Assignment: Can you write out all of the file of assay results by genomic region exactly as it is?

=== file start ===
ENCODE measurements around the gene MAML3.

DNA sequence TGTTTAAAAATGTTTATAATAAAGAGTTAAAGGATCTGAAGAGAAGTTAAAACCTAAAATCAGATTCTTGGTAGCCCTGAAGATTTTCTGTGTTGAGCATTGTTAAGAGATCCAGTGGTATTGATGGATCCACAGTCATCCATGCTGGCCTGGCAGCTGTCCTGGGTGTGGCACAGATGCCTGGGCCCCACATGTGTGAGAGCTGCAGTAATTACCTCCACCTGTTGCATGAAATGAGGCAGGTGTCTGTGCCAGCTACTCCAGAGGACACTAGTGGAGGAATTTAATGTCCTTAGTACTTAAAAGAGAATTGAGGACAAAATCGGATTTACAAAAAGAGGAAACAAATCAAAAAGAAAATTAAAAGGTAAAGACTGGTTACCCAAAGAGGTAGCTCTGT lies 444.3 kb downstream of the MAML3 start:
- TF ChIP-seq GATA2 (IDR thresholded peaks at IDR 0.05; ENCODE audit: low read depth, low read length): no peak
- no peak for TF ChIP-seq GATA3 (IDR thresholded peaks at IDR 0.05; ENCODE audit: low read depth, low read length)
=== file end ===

ENCODE measurements around the gene MAML3.

DNA sequence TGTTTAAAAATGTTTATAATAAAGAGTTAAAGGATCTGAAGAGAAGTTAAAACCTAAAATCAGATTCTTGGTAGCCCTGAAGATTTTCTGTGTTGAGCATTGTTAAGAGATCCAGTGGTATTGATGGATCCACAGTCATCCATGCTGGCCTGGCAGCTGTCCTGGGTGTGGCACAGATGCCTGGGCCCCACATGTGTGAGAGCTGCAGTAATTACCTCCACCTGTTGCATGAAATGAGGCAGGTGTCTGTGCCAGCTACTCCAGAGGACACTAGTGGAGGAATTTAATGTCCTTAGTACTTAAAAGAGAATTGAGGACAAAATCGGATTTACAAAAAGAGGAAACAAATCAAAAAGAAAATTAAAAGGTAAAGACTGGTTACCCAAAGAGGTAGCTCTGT lies 444.3 kb downstream of the MAML3 start:
- TF ChIP-seq GATA2 (IDR thresholded peaks at IDR 0.05; ENCODE audit: low read depth, low read length): no peak
- no peak for TF ChIP-seq GATA3 (IDR thresholded peaks at IDR 0.05; ENCODE audit: low read depth, low read length)